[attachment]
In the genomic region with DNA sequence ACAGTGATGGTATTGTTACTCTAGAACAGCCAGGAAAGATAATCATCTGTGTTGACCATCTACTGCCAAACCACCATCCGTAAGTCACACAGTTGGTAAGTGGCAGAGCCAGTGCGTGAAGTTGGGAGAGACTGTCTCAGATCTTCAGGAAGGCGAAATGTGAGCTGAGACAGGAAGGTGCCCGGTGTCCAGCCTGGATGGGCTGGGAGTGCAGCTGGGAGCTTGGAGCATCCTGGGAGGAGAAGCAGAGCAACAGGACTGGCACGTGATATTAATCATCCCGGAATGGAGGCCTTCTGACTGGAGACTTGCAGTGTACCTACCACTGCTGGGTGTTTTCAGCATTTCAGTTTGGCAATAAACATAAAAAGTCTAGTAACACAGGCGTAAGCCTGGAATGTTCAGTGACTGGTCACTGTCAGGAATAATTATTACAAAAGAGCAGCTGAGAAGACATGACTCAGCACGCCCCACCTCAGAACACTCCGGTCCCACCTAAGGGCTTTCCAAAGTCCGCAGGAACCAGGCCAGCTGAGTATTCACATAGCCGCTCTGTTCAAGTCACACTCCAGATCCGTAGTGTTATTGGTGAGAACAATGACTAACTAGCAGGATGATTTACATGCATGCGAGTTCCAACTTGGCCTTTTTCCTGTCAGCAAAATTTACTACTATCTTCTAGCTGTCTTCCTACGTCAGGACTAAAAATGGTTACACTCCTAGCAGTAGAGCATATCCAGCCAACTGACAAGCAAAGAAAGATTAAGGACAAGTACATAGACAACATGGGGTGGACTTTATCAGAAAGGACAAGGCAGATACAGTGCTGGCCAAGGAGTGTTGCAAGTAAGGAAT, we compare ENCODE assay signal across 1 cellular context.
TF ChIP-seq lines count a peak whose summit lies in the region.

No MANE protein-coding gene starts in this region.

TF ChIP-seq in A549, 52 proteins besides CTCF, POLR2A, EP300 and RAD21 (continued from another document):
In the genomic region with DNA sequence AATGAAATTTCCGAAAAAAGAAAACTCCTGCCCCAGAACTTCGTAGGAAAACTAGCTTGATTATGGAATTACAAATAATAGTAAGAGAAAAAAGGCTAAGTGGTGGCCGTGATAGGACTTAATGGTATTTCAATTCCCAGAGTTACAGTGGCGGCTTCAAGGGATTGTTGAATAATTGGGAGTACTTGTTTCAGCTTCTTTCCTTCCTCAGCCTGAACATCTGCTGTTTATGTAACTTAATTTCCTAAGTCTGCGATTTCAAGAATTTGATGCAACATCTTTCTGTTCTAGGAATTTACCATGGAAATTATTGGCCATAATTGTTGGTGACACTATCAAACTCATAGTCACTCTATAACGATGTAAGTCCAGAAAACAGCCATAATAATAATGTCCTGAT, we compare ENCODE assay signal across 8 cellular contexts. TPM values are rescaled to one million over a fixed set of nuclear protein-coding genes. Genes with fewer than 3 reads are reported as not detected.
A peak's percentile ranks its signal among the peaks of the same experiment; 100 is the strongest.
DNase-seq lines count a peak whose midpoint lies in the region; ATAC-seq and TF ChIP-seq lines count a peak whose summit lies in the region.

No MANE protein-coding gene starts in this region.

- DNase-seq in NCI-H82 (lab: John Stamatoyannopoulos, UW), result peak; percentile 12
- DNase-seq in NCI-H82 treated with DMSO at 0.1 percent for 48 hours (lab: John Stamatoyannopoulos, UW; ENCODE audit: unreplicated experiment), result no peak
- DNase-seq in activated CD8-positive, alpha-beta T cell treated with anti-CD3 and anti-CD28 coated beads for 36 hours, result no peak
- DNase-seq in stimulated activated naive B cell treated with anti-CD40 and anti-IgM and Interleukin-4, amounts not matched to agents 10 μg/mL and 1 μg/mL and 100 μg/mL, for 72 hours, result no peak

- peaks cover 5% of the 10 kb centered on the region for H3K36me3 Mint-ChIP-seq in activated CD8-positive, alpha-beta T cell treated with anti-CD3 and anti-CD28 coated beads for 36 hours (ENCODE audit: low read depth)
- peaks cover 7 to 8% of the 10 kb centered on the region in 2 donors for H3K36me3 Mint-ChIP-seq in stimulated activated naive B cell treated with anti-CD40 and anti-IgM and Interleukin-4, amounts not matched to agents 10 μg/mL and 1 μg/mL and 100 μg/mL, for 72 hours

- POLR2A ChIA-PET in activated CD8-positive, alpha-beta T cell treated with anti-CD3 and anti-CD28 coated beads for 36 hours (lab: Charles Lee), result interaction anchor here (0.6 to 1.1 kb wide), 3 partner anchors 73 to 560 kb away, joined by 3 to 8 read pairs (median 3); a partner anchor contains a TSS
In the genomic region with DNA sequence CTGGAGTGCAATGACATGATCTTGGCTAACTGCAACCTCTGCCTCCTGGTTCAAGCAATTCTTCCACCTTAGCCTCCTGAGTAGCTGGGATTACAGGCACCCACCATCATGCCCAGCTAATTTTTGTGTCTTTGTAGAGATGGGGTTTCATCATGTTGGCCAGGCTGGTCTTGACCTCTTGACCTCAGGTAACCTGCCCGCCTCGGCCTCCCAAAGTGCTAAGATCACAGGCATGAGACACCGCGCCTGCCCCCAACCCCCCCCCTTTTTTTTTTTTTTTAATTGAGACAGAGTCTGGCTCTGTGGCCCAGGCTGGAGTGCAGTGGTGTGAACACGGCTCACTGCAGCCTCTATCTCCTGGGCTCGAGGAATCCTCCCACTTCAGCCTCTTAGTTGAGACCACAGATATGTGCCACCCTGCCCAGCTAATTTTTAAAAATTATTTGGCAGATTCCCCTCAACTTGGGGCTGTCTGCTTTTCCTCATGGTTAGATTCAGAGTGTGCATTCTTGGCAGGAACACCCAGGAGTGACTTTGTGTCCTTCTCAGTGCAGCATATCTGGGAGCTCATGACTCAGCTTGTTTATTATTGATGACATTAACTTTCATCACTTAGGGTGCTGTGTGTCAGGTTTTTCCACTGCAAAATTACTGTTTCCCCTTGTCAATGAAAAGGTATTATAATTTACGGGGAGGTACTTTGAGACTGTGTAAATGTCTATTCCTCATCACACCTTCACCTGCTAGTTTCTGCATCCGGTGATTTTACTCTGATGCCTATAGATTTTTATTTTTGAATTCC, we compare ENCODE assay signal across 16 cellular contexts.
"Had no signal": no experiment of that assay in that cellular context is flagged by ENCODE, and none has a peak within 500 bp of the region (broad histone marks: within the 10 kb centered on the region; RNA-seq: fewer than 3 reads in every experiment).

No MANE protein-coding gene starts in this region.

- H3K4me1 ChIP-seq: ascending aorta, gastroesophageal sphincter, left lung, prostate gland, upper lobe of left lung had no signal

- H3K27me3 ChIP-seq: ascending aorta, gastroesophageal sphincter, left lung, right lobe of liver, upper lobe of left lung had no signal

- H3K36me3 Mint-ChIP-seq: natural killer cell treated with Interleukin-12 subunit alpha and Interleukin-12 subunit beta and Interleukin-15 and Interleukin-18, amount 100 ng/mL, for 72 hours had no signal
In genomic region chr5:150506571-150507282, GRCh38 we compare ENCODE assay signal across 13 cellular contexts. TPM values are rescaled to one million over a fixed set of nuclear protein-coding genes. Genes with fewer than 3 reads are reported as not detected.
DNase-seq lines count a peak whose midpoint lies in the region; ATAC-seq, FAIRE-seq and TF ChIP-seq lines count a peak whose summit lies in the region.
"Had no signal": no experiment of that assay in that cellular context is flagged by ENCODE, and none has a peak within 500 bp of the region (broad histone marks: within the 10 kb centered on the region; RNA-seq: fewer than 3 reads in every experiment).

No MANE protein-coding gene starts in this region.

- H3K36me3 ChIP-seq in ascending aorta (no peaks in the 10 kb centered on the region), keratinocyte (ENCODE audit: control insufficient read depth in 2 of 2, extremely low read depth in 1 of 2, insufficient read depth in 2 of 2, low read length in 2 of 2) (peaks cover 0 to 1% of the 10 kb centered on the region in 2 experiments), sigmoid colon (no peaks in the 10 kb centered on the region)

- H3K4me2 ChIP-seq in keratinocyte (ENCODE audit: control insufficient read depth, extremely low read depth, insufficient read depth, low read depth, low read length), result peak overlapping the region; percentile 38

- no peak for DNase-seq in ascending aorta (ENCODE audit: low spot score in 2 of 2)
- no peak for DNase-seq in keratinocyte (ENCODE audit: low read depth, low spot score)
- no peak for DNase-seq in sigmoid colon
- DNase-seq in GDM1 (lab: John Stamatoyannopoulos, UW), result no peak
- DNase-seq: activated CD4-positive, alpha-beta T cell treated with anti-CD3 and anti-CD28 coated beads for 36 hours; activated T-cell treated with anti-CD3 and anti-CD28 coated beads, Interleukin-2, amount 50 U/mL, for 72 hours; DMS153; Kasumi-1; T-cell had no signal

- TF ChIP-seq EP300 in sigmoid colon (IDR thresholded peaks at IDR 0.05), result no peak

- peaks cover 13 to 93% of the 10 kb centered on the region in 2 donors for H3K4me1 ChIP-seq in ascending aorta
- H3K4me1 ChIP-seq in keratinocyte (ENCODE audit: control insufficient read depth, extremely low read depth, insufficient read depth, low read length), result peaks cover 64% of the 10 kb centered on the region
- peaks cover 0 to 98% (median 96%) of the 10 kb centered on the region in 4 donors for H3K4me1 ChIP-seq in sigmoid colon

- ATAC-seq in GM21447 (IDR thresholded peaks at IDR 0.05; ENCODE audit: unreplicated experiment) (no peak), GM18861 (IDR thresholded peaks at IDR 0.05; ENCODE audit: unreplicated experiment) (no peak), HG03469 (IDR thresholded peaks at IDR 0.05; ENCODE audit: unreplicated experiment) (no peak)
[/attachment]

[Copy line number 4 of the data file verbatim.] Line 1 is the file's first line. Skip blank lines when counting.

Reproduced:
TF ChIP-seq in A549, 52 proteins besides CTCF, POLR2A, EP300 and RAD21 (continued from another document):